Anonymous said…
Any thoughts on Rick Warren's invocation? It seemed to me to reflect the essential narcissism of American evangelicals: it's all about what Jesus did for me. The ham-handed bit of intercultural sensitivity by referring to Jesus in Hebrew and Arabic only heightened the offensiveness of declaring Christianity the state religion today. But then in Pastor Rick's world, Itzhak Perlman is damned to hell by Rick's "God of love."
John G. Turner said…
I thought Warren's prayer was sensitive, inclusive, and sometimes eloquent. I imagine those offended by it are offended by Warren (and his theology / previous statements) rather than by anything he said yesterday.

That said, I'm not a big fan of ceremonial prayer, because it makes no sense. Jesus seemed much more in favor of prayers offered in private. Prayers have to be of a particular faith to make any sense, but particularism doesn't make sense when a goodly portion of the crowd doesn't share that faith. I enjoy the traditionalism of our civil religion and am not eager to see all aspects of it rooted out, but there will be increasing dissonance as our nation continues to become more religiously diverse.

I partly agree with Manlius's comments on Obama's speech. I thought the speech was fairly mundane, except for the portions on race (i.e., reflecting on the fact that his father wouldn't have enjoyed equality). I don't think the crowd expected the somber tone, which was noteworthy. The speech was historic because of the one delivering it, not because of its content. But that's enough to make it extremely historic!

I'm more skeptical that "Bush has actually achieved the alteration of many underlying political assumptions." I think in their inaugural speeches, for instance, both Bush and Obama tapped into deep wells of continuity and American idealism. But even if it was subtle, Obama made several pointed jabs against Bush's policies. Even if his new era won't be fully new, I'm still expecting a lot of change.
Anonymous said…
Anonymous, I think you're being a little too hard on Warren's prayer. The part about what Jesus did for him was merely an awkward attempt at being true to his own conscience in offering a Christian prayer and being mindful that this was a civic occasion. One may quibble with how he pulled that off, but I, for one, could appreciate his intention. (I've prayed at interfaith gatherings before, and my approach is to say, "While respecting people of different beliefs, I offer this prayer in the name of Jesus Christ." It's a lot less complicated than what Warren did.)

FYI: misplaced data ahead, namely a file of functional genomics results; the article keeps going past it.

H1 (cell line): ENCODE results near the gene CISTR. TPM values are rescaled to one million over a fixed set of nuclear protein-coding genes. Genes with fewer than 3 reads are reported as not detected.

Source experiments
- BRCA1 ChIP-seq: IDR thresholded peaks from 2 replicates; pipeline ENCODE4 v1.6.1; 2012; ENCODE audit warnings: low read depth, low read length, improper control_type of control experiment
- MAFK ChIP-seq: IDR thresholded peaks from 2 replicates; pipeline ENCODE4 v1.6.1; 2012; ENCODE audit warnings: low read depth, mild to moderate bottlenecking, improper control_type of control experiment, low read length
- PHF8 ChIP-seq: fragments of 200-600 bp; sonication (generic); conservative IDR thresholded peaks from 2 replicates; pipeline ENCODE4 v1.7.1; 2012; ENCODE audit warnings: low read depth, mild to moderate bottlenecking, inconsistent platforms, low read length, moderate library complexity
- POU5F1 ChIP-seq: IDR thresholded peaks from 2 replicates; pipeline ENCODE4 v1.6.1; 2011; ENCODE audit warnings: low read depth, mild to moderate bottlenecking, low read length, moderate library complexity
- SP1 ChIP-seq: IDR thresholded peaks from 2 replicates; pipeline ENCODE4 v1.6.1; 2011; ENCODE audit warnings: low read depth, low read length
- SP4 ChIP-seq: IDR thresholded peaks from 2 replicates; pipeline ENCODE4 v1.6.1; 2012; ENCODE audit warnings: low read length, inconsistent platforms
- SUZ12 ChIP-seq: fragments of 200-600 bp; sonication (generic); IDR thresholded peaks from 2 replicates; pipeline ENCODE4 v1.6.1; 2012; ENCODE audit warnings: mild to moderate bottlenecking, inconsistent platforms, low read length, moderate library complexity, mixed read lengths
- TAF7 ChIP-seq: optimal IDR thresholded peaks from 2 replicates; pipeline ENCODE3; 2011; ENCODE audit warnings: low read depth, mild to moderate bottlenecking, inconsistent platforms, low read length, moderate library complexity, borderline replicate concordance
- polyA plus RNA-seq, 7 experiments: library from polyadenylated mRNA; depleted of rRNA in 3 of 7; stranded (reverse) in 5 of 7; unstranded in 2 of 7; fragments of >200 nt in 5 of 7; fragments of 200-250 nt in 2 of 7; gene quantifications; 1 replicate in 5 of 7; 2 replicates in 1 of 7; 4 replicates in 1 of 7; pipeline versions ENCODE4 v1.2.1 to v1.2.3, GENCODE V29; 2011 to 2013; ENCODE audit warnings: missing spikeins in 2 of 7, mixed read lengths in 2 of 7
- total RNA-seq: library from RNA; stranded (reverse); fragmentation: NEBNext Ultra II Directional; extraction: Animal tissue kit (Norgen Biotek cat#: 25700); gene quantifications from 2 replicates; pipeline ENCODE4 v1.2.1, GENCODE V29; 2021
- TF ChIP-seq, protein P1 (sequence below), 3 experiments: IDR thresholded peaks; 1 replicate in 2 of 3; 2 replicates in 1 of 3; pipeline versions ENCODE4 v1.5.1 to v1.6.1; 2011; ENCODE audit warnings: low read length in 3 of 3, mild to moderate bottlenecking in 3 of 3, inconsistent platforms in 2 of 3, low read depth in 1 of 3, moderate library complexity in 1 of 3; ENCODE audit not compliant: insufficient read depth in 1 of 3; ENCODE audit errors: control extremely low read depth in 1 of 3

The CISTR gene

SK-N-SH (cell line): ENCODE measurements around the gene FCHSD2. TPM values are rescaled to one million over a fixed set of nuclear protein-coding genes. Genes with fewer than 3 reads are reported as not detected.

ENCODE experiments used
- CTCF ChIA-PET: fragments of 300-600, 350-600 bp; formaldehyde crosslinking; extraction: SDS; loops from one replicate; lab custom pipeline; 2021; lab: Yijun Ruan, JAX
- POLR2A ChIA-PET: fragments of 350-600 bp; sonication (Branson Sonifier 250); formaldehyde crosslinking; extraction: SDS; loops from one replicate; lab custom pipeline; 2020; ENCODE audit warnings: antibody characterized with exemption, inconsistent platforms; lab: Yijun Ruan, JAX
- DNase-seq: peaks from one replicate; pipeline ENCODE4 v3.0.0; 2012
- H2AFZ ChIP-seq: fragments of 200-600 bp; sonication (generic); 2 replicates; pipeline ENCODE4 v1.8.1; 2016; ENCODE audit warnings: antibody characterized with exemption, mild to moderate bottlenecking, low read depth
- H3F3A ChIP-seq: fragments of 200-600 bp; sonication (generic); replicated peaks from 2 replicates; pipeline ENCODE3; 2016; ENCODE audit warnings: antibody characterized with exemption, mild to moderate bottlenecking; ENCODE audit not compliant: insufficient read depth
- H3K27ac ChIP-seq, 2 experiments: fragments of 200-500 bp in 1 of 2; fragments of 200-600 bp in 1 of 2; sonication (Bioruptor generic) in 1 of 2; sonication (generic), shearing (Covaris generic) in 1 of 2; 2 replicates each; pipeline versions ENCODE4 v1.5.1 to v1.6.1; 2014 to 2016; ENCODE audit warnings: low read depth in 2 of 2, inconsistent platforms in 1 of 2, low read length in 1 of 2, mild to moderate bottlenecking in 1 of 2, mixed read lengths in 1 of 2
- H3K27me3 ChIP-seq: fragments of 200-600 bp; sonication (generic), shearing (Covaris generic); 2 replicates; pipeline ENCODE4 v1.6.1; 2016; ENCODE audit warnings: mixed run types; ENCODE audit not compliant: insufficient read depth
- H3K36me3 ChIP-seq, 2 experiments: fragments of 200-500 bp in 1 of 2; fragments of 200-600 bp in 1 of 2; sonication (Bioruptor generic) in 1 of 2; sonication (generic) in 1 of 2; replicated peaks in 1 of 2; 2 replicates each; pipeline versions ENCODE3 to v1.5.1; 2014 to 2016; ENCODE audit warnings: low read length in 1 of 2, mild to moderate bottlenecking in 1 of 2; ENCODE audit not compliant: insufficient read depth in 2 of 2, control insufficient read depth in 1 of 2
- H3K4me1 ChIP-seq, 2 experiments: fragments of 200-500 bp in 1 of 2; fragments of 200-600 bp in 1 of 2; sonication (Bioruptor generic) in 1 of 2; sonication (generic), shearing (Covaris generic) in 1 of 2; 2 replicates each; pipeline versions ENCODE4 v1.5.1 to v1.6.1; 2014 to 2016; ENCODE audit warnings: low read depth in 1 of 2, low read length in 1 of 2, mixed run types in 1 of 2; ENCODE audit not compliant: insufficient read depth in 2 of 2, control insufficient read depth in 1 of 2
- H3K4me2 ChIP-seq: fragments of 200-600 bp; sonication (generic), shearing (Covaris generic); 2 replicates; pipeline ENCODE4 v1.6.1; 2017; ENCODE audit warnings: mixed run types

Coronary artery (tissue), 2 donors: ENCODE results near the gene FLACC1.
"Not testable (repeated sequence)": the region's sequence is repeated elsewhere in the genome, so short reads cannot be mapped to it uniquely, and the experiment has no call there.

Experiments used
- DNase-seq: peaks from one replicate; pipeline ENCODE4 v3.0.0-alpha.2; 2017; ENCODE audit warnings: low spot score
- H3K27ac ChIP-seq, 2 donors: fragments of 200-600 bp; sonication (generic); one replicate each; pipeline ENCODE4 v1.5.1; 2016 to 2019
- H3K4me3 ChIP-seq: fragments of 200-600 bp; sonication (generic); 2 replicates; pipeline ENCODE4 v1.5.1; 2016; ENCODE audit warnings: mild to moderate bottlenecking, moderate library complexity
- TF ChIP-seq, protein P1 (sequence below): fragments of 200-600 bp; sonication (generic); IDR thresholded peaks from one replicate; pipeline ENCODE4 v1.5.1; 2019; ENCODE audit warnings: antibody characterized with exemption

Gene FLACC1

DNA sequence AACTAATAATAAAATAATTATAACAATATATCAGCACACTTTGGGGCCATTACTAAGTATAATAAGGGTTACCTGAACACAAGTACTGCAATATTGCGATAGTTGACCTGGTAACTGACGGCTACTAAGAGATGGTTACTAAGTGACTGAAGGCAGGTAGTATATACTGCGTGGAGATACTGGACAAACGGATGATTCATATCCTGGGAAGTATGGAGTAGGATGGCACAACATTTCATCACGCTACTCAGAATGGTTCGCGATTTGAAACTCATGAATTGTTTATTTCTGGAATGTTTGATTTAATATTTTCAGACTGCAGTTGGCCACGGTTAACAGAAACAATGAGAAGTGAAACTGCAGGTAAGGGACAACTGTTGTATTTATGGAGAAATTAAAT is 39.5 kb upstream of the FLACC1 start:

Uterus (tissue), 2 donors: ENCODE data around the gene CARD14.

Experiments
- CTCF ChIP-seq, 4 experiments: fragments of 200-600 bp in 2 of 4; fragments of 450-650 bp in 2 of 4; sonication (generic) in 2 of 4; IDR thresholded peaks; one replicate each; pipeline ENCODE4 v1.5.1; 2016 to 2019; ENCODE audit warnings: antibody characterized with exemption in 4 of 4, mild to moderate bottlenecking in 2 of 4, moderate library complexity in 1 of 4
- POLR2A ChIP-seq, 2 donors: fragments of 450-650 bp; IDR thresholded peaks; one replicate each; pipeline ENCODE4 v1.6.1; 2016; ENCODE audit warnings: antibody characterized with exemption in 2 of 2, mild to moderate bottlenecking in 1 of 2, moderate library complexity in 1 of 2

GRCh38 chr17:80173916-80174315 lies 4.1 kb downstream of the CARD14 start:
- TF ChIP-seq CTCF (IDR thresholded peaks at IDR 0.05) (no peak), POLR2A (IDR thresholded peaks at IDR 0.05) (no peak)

IMHO, we should tell people who offer prayers at civic occasions to be true to their own conscience and pray according to their own faith. The listeners can then fully or partially assent to the prayer, simply ignore it, or perhaps reapply in their own mind the prayer's content to their particular way of praying.

The Gene Robinson method of "O God of our many understandings" is a farce. Does he affirm Molech or the Mayan sun god and their demand for human sacrifice? Does he affirm the Wahhabi version of Islam's god? For that matter, is he really praying to the god of the evangelicals? This method of prayer appears broad but is actually as narrow as those praying it, since they place themselves over any faith tradition.
Anonymous said…
"We are a nation of Christians and Muslims, Jews and Hindus--and non-believers." Such a "patchwork heritage is a strength, not a weakness."

I jotted down the name of the blog you showed us in class, Jon, and I love this quote. Americans follow so many different beliefs and I think that it is important that our president realizes that. Though I do not follow a specific religion (what would be considered a "non-believer"), I do have my own beliefs... And I think that believers and non-believers will be able to work together successfully to create a "common good," as you called it. I enjoyed our first class and I am excited for the semester. I think that some amazing things come to topic and I look forward to discussing these issues further.
Jon Pahl said…
On Rick Warren: "Bloviating" is the word that came to my mind. It was too long and tortured--artless. Lowery, on the other hand, was magisterial, magnificent, magnanimous, and majestic.
Anonymous said…
I did like Lowery. However, one has to wonder what the reaction would have been had Warren been the one to refer to the "yellow" and the "red" man.
John Fea said…
I blogged a bit about Warren prayer at
James Aune said…
Manlius, how can you say that Rick Warren is "sensitive and inclusive" just because he can say "Jesus" in Arabic and Hebrew? He's still sending the message the Musliims and Jews are damned, and unwelcome in the evangelical promised land.
Anonymous said…
James Aune, I'm confused. I didn't use the words "sensitive and inclusive" and I didn't make any mention of Warren saying Jesus in Arabic and Hebrew. Why are you addressing me?